Global growth in auto sales slows: Scotiabank
TORONTO - Global auto sales continue to improve but at a slower pace than in the first quarter amid ongoing weakness in western Europe and a recent slowdown in Brazil, according to a report issued Wednesday by the Bank of Nova Scotia (TSX:BNS).
The Scotiabank Global Economic Research report said worldwide vehicle sales grew three per cent year over year in April, down from a five per cent growth rate in the first quarter.
In Canada, passenger vehicle sales softened to an annualized 1.65 million units last month, from a first-quarter average of 1.71 million, the report said.
Light truck purchases fell four per cent below a year earlier, undercut by gasoline prices in excess of $1.30 per litre for the first time since the summer of 2008, senior economist and auto industry specialist Carlos Gomes wrote.
"In particular, household purchases of light trucks fell below a year earlier for the second consecutive month, a development last seen in the spring of 2009, when the global economy was starting to stabilize from the late-2008 downturn," Gomes said.
"As in previous months, the resource-rich provinces of Western Canada continued to outperform, with purchases advancing three per cent above a year earlier in April, compared with a two per cent decline in the rest of Canada."
Car and light truck sales remained buoyant in the United States, averaging an annualized 14.4 million units in April — roughly in line with the 14.5-million-unit pace of the first quarter. Fleet volumes led the way, advancing nearly 10 per cent year over year.
The report said sales are being driven by rising replacement demand, improved credit availability, the drive for increased fuel efficiency, as well as improving business confidence, which has fully recovered from the fall-off experienced after last year’s earthquake in Japan.
"This rebound highlights that more companies believe the economic recovery is sustainable, prompting them to replace their aging vehicles," the report said.
Preliminary data for May point to a further moderation, with activity "dampened by the re-emergence of negative headlines emanating from Europe," where many eurozone economies are contracting amid a government debt and banking crisis.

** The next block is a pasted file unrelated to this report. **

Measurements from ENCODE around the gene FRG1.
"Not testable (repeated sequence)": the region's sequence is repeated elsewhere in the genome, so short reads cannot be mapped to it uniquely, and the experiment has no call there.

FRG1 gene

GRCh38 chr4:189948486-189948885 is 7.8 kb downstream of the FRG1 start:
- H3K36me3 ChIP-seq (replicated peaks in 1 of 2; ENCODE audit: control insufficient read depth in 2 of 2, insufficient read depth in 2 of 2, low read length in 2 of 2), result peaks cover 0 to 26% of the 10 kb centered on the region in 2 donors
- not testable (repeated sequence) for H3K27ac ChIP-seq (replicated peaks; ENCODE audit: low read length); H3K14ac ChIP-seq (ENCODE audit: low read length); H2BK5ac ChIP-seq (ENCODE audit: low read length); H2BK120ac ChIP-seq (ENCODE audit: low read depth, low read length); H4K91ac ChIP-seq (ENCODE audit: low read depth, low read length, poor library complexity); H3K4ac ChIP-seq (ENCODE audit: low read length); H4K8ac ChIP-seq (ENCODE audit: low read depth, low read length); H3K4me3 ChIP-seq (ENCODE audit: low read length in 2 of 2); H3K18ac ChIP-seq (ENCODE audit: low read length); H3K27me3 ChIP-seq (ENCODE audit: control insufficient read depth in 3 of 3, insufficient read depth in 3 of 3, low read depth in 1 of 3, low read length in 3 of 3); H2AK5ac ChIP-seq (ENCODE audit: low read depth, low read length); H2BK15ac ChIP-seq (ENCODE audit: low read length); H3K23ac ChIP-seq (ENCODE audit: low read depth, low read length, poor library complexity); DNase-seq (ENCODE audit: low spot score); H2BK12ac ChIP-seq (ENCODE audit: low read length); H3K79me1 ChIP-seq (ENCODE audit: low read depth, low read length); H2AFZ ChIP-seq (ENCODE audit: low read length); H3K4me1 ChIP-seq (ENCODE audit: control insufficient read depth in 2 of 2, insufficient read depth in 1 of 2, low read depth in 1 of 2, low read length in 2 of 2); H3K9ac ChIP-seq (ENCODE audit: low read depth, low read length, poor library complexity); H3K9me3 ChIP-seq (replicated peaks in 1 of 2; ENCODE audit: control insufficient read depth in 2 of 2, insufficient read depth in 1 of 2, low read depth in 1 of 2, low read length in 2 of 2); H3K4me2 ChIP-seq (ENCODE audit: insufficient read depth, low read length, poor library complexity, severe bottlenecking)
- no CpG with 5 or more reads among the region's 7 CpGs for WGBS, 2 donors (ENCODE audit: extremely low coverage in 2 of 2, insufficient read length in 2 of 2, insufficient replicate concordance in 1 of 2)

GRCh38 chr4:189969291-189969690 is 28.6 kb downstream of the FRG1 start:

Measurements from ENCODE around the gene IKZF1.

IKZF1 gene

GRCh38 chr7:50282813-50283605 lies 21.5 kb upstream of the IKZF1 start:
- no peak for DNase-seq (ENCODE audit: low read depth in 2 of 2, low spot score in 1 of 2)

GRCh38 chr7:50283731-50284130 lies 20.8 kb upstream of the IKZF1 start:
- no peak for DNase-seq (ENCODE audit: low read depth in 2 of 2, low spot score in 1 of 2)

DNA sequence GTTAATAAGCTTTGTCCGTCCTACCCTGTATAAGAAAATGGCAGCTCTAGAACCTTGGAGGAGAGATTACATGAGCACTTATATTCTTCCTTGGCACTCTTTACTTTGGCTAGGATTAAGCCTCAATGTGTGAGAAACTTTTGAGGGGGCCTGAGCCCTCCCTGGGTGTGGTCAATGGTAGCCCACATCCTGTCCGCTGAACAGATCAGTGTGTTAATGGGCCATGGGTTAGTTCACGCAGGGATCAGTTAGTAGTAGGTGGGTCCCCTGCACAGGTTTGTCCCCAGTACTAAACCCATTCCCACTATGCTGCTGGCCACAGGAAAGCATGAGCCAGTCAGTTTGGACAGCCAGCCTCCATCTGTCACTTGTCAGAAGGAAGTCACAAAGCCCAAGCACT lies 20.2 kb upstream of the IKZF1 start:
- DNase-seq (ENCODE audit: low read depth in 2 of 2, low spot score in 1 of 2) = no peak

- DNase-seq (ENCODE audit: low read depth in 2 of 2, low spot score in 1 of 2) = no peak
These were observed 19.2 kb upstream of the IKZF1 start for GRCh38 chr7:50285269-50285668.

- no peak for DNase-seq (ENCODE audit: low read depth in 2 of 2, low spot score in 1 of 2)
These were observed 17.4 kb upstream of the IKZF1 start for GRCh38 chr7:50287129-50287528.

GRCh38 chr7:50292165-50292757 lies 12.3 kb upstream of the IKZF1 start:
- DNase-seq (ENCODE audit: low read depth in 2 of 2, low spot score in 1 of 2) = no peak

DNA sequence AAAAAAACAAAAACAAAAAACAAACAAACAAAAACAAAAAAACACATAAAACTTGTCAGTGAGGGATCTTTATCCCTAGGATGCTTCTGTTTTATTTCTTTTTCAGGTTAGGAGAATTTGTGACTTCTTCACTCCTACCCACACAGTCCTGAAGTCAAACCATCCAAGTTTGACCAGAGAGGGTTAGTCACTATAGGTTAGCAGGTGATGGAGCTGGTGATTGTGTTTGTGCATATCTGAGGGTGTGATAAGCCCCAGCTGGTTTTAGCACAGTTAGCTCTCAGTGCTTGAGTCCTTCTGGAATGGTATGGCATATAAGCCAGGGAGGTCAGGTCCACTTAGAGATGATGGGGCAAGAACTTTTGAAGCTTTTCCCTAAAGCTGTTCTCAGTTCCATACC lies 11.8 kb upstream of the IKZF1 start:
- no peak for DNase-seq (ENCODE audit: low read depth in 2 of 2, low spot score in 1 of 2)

Meanwhile, although the pace of economic growth has slowed in China this year, car sales are bouncing back and should strengthen further in coming months, the report said.
"In contrast, purchases of commercial vehicles, especially heavy trucks, will remain weak as China’s economy continues to shift from investment-led growth towards rising household consumption."
The report noted that vehicle penetration in China is only 58 per 1,000 people, less than a tenth the level in the Group of Seven industrial countries, even as per capita incomes continue to rise rapidly.
"As a result, assembly capacity in China will expand by nearly 25 per cent this year and a further double-digit increase is projected for 2013," it said.
European automakers are leading the expansion parade and will increase their capacity in China to 4.2 million units by 2013 — a level matching Germany’s total vehicle output in the mid-1990s and more than a 30 per cent jump from their production capabilities in China last year.
The rapid increase in European vehicle assembly capacity in China reflects the rapidly growing luxury market. Sales of German luxury brands surpassed volumes in the United States last year, and have soared by 37 per cent in 2012 — triple the increase in the United States, it said.
A 1967 Shelby GT500 Super Snake sold for $1.3 million. Do you think classic cars were made better than modern rides?
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- Yes, the quality of cars from the 1960s and '70s is the best
- No, modern technology makes cars better today
- Maybe, it's hard to say since most Canadians get a new car every 10 years